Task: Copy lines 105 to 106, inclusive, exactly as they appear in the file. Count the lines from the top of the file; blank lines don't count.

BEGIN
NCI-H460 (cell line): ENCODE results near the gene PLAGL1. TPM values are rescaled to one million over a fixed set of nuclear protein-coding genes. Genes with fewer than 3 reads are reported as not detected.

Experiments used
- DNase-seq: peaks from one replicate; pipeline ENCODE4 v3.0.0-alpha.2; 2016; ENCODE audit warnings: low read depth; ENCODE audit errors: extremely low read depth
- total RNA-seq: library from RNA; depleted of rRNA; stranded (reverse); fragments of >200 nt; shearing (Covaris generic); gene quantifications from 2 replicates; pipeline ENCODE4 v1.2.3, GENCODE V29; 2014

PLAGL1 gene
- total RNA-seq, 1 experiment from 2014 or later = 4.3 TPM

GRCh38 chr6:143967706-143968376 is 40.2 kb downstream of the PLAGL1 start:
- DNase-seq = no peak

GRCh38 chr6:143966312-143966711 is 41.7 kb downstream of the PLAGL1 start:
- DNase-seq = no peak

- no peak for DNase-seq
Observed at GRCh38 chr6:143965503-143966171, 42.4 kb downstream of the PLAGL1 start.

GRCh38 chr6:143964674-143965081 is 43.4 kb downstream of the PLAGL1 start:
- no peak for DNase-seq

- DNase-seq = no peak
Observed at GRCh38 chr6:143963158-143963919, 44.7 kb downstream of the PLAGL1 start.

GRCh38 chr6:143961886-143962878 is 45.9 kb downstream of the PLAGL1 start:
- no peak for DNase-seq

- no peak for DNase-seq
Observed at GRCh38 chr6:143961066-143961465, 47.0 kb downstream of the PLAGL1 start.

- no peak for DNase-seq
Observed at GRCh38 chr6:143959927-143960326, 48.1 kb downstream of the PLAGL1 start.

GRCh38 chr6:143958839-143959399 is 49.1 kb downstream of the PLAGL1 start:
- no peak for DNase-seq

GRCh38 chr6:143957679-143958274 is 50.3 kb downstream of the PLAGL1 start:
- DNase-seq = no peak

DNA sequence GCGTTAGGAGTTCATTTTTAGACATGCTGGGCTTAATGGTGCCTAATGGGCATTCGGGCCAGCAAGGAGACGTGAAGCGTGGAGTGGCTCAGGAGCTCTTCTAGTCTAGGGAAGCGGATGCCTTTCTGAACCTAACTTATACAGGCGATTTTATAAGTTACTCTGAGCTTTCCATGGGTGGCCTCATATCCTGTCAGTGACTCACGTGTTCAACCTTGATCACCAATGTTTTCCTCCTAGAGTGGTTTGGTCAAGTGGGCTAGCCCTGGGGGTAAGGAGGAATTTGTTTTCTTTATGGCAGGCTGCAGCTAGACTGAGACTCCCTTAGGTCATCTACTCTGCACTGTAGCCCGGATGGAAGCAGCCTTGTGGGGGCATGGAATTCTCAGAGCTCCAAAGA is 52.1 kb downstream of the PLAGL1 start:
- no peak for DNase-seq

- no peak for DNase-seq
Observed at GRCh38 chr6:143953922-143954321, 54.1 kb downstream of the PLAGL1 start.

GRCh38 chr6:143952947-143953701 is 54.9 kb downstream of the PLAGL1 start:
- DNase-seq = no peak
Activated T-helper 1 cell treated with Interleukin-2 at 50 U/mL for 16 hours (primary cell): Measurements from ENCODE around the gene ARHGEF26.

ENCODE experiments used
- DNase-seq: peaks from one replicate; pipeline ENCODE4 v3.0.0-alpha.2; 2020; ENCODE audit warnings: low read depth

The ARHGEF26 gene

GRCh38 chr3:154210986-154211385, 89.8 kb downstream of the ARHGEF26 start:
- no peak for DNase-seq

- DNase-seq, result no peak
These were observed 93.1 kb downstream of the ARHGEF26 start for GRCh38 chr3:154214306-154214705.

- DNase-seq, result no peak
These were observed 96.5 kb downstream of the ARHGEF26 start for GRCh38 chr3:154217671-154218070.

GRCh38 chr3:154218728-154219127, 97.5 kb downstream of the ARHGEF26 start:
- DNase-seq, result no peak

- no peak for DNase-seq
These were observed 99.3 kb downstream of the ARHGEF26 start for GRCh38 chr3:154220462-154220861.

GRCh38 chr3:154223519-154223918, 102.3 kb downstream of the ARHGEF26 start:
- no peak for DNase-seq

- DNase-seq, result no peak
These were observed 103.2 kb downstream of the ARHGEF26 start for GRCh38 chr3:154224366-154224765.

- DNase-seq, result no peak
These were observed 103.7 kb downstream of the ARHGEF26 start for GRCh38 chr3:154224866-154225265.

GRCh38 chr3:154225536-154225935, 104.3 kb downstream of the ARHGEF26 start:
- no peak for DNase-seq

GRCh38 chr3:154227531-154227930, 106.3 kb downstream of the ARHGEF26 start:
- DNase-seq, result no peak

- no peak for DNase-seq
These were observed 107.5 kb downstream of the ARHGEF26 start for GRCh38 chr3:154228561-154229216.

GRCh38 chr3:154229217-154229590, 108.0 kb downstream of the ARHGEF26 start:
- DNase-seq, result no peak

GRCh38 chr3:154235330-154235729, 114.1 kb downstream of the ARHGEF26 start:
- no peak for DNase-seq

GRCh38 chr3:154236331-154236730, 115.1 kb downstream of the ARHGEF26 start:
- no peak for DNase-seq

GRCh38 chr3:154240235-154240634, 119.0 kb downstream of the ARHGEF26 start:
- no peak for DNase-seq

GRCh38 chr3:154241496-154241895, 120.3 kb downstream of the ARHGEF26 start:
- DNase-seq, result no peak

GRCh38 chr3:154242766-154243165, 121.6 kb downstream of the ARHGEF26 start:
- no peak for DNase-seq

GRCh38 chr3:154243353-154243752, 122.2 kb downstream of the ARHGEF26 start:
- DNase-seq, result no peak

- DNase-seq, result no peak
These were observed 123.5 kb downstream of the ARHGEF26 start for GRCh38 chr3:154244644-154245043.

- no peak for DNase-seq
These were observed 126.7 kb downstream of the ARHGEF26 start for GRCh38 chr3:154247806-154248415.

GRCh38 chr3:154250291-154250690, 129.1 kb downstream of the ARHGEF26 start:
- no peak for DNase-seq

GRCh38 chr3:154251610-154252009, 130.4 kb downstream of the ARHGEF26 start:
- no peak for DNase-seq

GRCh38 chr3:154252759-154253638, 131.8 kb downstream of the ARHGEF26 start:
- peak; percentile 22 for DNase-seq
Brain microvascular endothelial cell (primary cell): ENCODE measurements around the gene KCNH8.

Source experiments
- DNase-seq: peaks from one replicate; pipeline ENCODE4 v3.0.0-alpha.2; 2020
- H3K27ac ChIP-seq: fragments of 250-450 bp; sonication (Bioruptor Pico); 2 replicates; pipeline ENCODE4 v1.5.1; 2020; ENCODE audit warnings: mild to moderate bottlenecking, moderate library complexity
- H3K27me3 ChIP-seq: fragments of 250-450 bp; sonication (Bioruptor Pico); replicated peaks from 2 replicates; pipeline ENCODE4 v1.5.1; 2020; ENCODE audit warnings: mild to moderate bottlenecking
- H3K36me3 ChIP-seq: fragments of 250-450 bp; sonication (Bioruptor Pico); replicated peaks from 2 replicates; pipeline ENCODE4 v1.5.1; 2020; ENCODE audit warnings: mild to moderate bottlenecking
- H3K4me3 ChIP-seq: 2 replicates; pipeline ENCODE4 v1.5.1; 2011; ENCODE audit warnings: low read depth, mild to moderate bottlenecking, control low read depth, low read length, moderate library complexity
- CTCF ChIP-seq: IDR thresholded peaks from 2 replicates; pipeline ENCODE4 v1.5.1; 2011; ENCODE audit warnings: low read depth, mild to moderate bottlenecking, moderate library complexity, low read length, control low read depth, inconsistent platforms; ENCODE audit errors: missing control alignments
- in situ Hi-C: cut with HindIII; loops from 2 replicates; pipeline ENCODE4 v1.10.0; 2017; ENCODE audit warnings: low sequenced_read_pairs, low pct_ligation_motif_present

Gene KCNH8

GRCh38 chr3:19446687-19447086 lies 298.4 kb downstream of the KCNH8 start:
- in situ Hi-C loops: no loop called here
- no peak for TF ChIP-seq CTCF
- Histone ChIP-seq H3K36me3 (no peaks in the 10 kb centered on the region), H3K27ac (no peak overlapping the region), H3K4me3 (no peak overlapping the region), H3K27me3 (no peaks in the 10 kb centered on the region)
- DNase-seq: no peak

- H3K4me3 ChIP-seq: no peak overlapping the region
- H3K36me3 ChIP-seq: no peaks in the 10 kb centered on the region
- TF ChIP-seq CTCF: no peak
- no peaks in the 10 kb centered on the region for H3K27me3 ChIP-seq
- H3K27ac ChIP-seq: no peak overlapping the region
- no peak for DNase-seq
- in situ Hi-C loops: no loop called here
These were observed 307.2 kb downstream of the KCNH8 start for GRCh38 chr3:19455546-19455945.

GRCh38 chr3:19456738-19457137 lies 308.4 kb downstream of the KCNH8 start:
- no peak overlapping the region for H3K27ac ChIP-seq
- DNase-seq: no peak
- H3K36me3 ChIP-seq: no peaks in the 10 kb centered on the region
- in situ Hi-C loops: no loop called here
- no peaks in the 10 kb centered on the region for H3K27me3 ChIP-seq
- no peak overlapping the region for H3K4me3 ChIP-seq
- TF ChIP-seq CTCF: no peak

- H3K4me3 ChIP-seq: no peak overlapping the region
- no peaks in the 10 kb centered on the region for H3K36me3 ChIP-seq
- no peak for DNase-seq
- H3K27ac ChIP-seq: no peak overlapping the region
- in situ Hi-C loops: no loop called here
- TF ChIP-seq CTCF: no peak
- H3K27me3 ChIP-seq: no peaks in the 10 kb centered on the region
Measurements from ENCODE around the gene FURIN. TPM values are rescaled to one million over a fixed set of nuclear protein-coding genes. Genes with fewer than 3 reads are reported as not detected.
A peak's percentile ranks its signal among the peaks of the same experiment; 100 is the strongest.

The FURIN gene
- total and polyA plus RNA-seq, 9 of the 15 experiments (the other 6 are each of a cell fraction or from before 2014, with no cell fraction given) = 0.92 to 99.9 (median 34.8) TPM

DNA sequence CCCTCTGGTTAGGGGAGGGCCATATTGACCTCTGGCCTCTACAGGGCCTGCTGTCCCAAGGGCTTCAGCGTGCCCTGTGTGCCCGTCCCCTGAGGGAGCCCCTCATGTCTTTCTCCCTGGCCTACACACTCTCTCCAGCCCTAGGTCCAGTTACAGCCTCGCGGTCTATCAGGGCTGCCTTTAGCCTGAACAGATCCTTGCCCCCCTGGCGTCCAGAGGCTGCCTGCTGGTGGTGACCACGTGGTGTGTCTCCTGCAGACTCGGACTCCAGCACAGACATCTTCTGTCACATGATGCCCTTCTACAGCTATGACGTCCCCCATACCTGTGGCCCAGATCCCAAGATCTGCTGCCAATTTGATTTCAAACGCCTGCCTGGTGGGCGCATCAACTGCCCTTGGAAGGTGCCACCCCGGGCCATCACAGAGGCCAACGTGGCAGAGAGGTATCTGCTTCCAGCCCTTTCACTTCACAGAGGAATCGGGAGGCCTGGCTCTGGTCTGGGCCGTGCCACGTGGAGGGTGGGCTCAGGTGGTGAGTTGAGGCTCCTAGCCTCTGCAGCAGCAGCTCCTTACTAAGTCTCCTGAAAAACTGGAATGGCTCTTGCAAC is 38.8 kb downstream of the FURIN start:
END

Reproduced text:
These were observed 307.2 kb downstream of the KCNH8 start for GRCh38 chr3:19455546-19455945.

GRCh38 chr3:19456738-19457137 lies 308.4 kb downstream of the KCNH8 start: